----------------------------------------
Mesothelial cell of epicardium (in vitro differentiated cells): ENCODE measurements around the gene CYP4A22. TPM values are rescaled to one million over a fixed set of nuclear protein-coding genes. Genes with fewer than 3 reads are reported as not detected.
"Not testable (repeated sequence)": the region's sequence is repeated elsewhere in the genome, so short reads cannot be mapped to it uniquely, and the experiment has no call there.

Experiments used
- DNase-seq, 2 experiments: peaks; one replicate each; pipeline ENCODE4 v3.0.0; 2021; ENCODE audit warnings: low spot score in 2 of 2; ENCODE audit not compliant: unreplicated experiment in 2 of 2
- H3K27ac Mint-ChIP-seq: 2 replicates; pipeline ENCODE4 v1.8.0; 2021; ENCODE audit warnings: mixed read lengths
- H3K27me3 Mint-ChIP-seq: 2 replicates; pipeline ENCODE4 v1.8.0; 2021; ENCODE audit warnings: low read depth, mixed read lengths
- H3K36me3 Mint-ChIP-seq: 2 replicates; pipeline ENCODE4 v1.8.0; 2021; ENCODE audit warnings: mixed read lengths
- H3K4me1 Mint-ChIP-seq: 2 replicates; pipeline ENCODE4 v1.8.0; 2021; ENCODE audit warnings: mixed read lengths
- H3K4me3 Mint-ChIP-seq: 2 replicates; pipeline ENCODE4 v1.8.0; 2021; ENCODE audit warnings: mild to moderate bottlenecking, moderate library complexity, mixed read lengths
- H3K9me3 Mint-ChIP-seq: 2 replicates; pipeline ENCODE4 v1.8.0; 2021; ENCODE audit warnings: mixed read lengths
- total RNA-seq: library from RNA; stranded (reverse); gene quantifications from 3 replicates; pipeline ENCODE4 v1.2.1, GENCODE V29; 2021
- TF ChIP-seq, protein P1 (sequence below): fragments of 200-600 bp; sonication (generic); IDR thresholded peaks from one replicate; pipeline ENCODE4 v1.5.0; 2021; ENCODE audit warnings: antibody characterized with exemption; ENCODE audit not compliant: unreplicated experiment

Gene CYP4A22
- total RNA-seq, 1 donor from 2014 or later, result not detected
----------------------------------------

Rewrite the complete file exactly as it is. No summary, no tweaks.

Mesothelial cell of epicardium (in vitro differentiated cells): ENCODE measurements around the gene CYP4A22. TPM values are rescaled to one million over a fixed set of nuclear protein-coding genes. Genes with fewer than 3 reads are reported as not detected.
"Not testable (repeated sequence)": the region's sequence is repeated elsewhere in the genome, so short reads cannot be mapped to it uniquely, and the experiment has no call there.

Experiments used
- DNase-seq, 2 experiments: peaks; one replicate each; pipeline ENCODE4 v3.0.0; 2021; ENCODE audit warnings: low spot score in 2 of 2; ENCODE audit not compliant: unreplicated experiment in 2 of 2
- H3K27ac Mint-ChIP-seq: 2 replicates; pipeline ENCODE4 v1.8.0; 2021; ENCODE audit warnings: mixed read lengths
- H3K27me3 Mint-ChIP-seq: 2 replicates; pipeline ENCODE4 v1.8.0; 2021; ENCODE audit warnings: low read depth, mixed read lengths
- H3K36me3 Mint-ChIP-seq: 2 replicates; pipeline ENCODE4 v1.8.0; 2021; ENCODE audit warnings: mixed read lengths
- H3K4me1 Mint-ChIP-seq: 2 replicates; pipeline ENCODE4 v1.8.0; 2021; ENCODE audit warnings: mixed read lengths
- H3K4me3 Mint-ChIP-seq: 2 replicates; pipeline ENCODE4 v1.8.0; 2021; ENCODE audit warnings: mild to moderate bottlenecking, moderate library complexity, mixed read lengths
- H3K9me3 Mint-ChIP-seq: 2 replicates; pipeline ENCODE4 v1.8.0; 2021; ENCODE audit warnings: mixed read lengths
- total RNA-seq: library from RNA; stranded (reverse); gene quantifications from 3 replicates; pipeline ENCODE4 v1.2.1, GENCODE V29; 2021
- TF ChIP-seq, protein P1 (sequence below): fragments of 200-600 bp; sonication (generic); IDR thresholded peaks from one replicate; pipeline ENCODE4 v1.5.0; 2021; ENCODE audit warnings: antibody characterized with exemption; ENCODE audit not compliant: unreplicated experiment

Gene CYP4A22
- total RNA-seq, 1 donor from 2014 or later, result not detected